Spiders and skulls seized at airport

HAIRY CRITTER: The Primary Industries Ministry confiscated a tarantula from travellers trying to enter Auckland.
HAIRY CRITTER: The Primary Industries Ministry confiscated a tarantula from travellers trying to enter Auckland.

A dozen tiger penises, a monkey's head, two suitcases of live parrots and a taxidermied baby grizzly bear were some of the oddities seized by government officials at New Zealand borders over the past year.

One woman even had live lizards crawling through her handbag.

The Primary Industries Ministry (MPI) confiscated a tarantula, a beaver skull and several live goldfish from travellers trying to enter Auckland. And a kangaroo paw bottle opener, a Christmas tree in a can, packaged frog fat and an entire bees' nest were among the quirky items seized in Christchurch.

But officials also detected more sinister concealments.

A man questioned by New Zealand Customs officers said he was wearing a colostomy bag which was actually a girdle containing $600,000 worth of methamphetamine, in 2009. Another traveller was found to have swallowed 172 packages of the class A drug in an attempt to smuggle it into the country.

MPI South Island manager for border clearance Michael Walker said "some fairly eye-popping things" were confiscated on a daily basis.

"They may be wacky to members of the public but it's the actual biosecurity risk we are searching for."

Walker, who has also worked for customs and the Conservation Department, said he had come across some "rather peculiar things' in his time, including live ants, parrots and lizard eggs.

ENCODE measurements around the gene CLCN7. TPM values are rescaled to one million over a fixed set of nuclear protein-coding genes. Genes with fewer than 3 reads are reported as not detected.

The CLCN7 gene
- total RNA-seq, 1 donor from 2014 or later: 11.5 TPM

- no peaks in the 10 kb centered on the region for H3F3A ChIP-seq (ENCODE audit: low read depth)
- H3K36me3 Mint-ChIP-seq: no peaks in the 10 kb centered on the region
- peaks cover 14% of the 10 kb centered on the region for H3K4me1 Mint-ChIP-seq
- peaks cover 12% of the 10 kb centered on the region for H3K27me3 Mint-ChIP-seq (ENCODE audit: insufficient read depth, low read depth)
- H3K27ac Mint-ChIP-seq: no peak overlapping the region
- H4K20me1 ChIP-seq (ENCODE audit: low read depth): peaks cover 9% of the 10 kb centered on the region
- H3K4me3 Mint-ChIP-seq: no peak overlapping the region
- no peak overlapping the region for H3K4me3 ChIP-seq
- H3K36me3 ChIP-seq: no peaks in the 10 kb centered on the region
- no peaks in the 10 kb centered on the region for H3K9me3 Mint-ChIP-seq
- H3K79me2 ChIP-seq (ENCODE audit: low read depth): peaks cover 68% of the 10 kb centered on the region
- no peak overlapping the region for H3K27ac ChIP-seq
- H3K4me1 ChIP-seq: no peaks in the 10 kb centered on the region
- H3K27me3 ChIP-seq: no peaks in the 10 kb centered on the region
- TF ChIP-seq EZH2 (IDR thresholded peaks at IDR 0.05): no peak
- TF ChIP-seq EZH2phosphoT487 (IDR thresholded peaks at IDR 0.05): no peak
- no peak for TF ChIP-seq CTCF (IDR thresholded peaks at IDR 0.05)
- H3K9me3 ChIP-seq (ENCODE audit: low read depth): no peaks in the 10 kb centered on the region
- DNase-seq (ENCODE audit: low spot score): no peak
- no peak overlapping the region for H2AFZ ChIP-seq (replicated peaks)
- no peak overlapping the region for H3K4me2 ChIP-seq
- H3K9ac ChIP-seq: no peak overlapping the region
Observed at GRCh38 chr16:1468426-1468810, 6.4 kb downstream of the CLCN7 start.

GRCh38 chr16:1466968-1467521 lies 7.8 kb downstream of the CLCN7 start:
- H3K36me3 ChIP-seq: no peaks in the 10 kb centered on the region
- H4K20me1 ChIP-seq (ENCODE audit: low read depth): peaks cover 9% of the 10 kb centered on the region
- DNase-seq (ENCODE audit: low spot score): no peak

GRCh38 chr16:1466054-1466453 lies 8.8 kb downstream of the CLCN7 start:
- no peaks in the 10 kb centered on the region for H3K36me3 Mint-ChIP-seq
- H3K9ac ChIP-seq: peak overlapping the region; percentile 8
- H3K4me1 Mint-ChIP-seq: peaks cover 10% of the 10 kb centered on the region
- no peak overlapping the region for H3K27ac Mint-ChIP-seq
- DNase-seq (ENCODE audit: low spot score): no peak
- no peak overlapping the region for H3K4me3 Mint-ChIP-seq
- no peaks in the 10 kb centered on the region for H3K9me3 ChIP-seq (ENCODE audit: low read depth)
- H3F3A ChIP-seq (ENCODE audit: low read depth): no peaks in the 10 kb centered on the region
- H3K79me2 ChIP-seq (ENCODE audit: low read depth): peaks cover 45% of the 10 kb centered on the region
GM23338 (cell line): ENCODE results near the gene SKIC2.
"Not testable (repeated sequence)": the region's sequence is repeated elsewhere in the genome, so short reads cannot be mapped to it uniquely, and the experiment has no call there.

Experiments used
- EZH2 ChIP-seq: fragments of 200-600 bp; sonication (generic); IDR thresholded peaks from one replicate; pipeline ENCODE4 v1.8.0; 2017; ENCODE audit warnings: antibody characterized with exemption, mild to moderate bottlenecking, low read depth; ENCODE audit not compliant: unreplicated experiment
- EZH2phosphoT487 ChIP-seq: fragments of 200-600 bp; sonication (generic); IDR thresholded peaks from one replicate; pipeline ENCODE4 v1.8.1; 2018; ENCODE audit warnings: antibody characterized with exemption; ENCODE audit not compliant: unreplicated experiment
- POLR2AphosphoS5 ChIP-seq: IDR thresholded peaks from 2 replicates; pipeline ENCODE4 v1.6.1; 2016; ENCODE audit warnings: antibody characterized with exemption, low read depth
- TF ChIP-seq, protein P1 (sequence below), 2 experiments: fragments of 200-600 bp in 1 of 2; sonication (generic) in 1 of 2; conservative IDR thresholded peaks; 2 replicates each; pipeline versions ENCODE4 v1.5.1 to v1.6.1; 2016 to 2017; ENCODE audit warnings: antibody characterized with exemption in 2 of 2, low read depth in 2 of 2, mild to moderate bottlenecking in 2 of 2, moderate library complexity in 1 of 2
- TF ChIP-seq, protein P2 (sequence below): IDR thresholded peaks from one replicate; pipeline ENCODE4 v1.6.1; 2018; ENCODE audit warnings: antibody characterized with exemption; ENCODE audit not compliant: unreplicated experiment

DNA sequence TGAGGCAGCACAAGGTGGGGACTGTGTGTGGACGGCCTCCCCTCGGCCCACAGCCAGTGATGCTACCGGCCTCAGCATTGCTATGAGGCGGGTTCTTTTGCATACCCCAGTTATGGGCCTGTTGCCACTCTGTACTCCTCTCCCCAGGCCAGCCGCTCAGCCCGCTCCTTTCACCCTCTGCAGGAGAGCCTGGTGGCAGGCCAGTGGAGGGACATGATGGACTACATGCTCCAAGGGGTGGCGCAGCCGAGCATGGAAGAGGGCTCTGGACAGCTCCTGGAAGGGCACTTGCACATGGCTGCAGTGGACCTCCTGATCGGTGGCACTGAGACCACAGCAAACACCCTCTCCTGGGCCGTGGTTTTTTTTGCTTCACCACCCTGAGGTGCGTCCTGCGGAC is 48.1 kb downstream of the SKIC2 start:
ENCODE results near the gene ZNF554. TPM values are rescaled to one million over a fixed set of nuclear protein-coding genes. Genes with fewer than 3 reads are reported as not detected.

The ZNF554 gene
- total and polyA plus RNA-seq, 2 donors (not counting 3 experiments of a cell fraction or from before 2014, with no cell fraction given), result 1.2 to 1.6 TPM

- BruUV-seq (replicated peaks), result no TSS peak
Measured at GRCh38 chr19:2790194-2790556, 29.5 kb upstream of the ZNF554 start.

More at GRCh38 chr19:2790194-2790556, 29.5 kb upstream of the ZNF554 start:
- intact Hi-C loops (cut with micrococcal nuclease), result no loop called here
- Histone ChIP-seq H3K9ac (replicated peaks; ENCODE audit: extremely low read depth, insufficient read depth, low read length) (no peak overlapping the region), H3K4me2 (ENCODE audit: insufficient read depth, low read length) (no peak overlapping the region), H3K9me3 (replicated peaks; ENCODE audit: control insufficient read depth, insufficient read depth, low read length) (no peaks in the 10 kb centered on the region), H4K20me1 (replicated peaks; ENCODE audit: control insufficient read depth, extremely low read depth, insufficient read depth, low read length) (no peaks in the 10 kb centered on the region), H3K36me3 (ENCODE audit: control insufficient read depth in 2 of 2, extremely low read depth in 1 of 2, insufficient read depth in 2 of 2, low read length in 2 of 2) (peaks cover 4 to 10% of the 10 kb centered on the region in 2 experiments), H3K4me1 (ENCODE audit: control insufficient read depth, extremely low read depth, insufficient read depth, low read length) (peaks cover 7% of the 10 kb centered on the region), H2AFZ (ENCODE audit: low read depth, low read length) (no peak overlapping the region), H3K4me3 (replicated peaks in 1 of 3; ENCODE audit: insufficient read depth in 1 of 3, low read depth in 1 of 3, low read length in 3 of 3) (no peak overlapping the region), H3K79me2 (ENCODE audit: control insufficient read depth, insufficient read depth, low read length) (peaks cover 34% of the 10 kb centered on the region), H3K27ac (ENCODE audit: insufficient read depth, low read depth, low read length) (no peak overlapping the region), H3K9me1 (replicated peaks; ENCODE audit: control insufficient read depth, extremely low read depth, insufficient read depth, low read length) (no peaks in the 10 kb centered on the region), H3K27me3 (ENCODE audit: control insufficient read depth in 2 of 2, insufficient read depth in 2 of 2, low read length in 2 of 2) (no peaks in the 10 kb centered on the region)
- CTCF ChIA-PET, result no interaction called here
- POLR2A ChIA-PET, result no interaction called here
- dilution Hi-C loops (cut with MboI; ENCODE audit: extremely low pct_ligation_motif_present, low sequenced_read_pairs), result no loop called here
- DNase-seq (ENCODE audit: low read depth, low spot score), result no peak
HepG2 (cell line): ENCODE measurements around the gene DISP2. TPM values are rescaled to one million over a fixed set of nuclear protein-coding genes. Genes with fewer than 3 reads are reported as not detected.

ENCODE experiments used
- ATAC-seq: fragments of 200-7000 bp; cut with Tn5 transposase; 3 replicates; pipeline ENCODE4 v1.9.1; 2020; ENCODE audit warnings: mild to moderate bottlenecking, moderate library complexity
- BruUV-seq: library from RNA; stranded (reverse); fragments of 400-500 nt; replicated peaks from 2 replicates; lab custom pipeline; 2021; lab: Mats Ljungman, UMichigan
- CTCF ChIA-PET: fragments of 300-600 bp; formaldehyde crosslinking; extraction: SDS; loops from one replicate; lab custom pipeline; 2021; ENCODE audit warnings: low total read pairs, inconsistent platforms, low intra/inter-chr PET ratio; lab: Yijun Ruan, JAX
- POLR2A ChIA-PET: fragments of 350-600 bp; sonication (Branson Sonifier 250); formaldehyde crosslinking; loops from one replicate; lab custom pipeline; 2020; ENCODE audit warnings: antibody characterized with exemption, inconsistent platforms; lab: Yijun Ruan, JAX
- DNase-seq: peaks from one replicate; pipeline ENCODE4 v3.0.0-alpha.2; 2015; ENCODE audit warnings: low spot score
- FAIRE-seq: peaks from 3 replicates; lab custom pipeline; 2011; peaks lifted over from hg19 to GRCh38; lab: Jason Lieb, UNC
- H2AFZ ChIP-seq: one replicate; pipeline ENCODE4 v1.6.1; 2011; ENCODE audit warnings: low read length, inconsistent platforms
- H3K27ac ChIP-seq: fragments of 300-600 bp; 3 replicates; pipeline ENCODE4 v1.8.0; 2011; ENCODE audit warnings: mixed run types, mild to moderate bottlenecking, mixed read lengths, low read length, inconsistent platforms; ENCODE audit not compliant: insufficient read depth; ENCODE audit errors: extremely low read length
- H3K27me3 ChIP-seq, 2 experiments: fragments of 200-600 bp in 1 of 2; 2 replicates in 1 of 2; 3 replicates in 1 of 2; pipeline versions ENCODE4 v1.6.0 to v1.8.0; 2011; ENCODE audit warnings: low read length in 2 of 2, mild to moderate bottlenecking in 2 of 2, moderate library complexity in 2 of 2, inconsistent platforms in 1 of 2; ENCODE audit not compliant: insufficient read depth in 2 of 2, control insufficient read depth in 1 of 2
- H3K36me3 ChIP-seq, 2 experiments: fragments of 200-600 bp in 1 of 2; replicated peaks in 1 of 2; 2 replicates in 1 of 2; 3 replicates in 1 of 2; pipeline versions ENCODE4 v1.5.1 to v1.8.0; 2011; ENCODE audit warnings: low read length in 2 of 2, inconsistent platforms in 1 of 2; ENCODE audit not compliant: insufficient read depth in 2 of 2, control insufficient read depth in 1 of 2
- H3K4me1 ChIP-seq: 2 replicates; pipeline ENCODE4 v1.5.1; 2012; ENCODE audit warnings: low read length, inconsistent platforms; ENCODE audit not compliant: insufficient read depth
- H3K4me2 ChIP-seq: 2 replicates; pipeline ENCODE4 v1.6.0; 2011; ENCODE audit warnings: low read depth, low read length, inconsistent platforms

Officials had also intercepted one man wearing a vest concealing 43 parrot eggs and a hatchling.

As soon as an aircraft touched down on New Zealand soil it presented a biosecurity risk and MPI staff were involved to "disinfect" the plane and risk-screen passengers, Walker said.

"Roving" officers profiled travellers continuously, looking for unusual behaviour or anyone who was "walking funny or dressed funny".

"Biosecurity is vitally important to New Zealand more so than any other country because our primary industries underpin our financial success," he said.

While some of the items smuggled in appeared harmless, if they were released they could "bring our primary industry to its knees".

Seized organic matter was placed in certified bins which were later destroyed in an incinerator under "strict control", he said.

Mark Day, manager of drug investigations for New Zealand Customs, said organised crime was behind most of the drug-smuggling attempts.

One of the most unusual incidents he had encountered was a man who had swallowed 1.2 kilograms of methamphetamine in 5g packages.

"If one of those [172] packages had perforated, it's a death sentence," he said.

There have been two cases of internal drug concealment so far this year and Day said it wasn't uncommon for couriers to give themselves up upon arrival into New Zealand.

"There is so much tension and when they get to us they are an absolute wreck. Some people are ready to explode and just want out of the situation," he said.

Another "weird" occurrence involved a man in a wheelchair carrying a dance mat in his luggage, which upon inspection held 2kg worth of cocaine.

Sunday Star Times